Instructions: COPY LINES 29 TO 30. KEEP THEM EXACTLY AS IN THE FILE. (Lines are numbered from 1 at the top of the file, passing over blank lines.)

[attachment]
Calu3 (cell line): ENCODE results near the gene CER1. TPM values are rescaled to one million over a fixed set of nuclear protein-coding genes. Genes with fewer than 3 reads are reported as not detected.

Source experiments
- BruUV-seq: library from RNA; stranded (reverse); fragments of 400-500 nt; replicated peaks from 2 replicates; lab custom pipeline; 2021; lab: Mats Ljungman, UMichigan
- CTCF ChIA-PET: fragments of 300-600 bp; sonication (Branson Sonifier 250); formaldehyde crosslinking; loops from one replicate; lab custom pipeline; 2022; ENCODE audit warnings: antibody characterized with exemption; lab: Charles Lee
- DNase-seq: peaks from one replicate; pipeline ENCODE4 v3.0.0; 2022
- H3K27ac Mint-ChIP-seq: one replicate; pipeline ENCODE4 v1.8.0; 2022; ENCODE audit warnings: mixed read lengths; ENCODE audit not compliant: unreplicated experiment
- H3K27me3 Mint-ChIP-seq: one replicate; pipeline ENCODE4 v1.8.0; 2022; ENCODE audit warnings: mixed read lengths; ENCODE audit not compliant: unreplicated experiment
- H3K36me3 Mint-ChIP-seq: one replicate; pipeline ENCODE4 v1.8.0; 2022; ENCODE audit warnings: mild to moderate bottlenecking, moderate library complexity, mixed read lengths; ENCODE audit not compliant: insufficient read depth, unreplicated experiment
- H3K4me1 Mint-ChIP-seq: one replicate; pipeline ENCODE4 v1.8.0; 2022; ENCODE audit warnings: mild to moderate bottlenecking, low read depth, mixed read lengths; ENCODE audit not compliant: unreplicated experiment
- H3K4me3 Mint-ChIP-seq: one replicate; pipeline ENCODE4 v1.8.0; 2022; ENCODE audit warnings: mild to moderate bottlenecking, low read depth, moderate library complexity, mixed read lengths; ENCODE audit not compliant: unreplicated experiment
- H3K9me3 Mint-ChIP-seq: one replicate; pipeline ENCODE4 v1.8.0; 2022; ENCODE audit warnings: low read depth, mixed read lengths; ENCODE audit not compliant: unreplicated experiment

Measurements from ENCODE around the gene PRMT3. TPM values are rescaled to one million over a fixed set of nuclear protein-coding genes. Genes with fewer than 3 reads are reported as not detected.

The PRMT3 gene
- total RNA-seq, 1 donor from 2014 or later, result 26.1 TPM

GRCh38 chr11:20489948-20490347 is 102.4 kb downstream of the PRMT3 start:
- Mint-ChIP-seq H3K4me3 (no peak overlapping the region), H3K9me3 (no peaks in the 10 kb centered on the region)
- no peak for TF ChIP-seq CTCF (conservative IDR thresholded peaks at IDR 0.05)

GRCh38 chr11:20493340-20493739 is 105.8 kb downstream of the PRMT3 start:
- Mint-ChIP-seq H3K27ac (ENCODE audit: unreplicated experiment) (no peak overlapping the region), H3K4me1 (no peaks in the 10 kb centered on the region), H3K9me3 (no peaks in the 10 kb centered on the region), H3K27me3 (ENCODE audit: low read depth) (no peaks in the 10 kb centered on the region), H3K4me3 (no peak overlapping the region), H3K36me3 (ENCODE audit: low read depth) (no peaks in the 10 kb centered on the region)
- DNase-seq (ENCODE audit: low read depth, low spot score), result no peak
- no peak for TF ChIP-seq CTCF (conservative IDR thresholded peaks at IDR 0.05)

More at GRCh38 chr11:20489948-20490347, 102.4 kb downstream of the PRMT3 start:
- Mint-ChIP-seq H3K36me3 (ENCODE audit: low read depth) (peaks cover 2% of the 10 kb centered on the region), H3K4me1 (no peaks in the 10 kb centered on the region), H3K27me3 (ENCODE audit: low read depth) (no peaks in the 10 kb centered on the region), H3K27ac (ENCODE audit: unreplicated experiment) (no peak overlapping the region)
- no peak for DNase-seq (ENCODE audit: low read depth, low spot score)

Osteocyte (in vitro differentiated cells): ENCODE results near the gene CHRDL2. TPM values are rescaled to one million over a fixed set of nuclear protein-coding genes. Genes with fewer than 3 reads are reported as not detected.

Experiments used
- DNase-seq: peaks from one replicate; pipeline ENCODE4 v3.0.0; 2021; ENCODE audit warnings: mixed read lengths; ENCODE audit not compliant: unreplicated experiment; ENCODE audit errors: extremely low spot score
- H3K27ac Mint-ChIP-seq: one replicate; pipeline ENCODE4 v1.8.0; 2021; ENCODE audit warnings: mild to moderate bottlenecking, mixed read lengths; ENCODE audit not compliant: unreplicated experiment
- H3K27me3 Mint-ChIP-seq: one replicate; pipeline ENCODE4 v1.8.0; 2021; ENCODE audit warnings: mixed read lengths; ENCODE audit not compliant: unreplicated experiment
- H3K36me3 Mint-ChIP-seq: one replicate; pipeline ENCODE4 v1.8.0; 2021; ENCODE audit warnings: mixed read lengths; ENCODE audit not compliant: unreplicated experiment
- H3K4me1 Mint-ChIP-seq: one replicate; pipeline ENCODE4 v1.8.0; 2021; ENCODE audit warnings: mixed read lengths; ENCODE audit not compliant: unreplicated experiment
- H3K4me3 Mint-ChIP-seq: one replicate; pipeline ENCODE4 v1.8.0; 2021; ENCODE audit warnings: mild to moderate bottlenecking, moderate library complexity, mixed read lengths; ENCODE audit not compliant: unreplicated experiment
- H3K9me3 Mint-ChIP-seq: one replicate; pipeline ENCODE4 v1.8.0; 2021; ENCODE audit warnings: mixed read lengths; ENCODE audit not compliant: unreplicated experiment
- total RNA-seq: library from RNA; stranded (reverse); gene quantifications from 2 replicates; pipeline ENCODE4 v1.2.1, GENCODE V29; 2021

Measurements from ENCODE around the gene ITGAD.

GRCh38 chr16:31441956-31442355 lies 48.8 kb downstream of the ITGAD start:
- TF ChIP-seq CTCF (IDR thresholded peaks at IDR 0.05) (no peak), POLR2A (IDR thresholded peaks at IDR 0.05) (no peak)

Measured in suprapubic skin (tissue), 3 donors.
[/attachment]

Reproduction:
- H3K27me3 Mint-ChIP-seq: one replicate; pipeline ENCODE4 v1.8.0; 2021; ENCODE audit warnings: mixed read lengths; ENCODE audit not compliant: unreplicated experiment
- H3K36me3 Mint-ChIP-seq: one replicate; pipeline ENCODE4 v1.8.0; 2021; ENCODE audit warnings: mixed read lengths; ENCODE audit not compliant: unreplicated experiment